Today's Reading


A cloudless expanse of blue stretches as far as I can see. Distant hills are covered in grasses of green and gold. Several trees cast long shadows across the dirt and stones at their base, and the shrill notes of songbirds in the branches punctuate the silence. Their song brings me back to the voice inside my head.

So much beauty and yet so much pain.

My body is covered in sweat, and though my hands feel weak, they are the least of my worries.

How much more can my body take? . . . Is this it? . . . Have I reached the end of what I can do?

With every step, my legs feel heavier. The pain in my calves throbs. I just want it to stop . . . please make it stop.

More time. I thought I had more time.

I was afraid this would happen, but I thought it wouldn’t catch up with me until the very end. Now, it’s all I can do to take ten steps before I’m forced to rest.

Just steady yourself and push through the pain.

The ache spreads to my thighs, and my calves begin to quiver before I can take eight more steps.

Rest . . . just a few minutes of rest.

I decide to keep moving, but after five more steps, the pain is almost unbearable and the weakness is spreading. I extend my right leg back to stretch my calf muscles. This offers a momentary reprieve from the pain. The slight relief I feel as I stretch my left leg tells me I can keep going, but after three more steps, I
find out how wrong I am. This is it—my legs won’t carry me any farther.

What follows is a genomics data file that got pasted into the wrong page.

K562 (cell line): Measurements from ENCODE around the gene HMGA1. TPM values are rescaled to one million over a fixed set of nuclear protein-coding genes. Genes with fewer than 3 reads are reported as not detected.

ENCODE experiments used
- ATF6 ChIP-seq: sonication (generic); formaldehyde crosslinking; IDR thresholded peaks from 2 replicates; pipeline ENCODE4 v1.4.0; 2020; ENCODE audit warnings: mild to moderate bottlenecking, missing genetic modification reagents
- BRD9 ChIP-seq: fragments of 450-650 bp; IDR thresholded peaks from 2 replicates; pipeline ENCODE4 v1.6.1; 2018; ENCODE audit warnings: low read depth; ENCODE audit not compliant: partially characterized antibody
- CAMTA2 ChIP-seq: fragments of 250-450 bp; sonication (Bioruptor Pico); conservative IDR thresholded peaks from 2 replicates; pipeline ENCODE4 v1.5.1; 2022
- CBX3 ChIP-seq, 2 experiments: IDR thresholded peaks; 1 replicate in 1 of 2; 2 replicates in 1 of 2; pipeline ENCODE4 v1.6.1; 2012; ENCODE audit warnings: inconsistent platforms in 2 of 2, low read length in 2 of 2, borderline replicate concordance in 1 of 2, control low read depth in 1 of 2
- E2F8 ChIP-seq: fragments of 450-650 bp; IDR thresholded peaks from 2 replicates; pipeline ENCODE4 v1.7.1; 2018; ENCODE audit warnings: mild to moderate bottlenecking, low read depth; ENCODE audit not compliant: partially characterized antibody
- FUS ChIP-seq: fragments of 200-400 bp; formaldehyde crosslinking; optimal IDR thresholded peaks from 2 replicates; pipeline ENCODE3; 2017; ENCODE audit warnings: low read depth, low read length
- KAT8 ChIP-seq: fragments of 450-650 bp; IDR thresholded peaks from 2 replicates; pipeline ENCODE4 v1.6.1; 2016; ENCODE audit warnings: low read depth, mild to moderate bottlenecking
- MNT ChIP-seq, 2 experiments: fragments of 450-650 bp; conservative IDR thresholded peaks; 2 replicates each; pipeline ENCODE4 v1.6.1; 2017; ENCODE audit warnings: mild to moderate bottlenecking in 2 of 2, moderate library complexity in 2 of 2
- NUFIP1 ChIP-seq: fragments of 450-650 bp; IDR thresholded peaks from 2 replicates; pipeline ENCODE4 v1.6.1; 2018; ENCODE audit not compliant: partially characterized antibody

Why is this happening now?

I find a place to sit, but the pain continues. My jaw clenches as I fight back the urge to scream out my frustration. My hands curl into fists as anger wells up within me. Fully spent, I want to release the exhaustion, the frustration, and the pain.

My body is failing me. Even worse, I’m failing—my wife, my kids, my friends.

All my life, I’ve been in control. Now . . . I feel it slipping away.

— P a r t 1 —





How many hours have I spent in the waiting room of a doctor’s office over the past thirteen years? I’ve lost count. During that time, I’ve endured an unending series of muscle biopsies, MRIs, blood tests, and various other forms of poking, probing, and prod- ding. And still no diagnosis I can depend on.

When I was in high school, my best friend, Patrick Gray, used to come with me to a lot of my appointments, but the distance between his home in Idaho and mine in Southern California makes that a little difficult now. Since moving to San Diego, I’ve often sat here alone, waiting for answers. Today, I’m grateful that my wife,
Kirstin, is able to be with me.

The door leading back to the exam rooms opens, and Jennifer, my doctor’s medical assistant, surveys the busy waiting room. We make eye contact, and even though she knows Kirstin and me well, she goes
through the formality of calling my name.

“Justin Skeesuck, come on back.”

By the time I get to my feet, with my leg braces and cane keeping me upright, Kirstin is already at the door. She knows I want to get there on my own, even if it takes me a while. As we continue down the hall, Kirstin and Jennifer slow their gait to allow me to keep up.

“I like your cane, Justin,” Jennifer says as we approach the exam room. “Is it new?”

I look down at the dark purple wood. “Yeah, my best friend made it for me.”

“It’s beautiful.”

When the weakness spread from my left leg to my right, Patrick purchased a four-foot slab of purpleheart wood and spent hours in his garage with a jigsaw and hand sanding tools, fashioning a beautiful cane. It has become a cherished symbol of our lifelong friendship....

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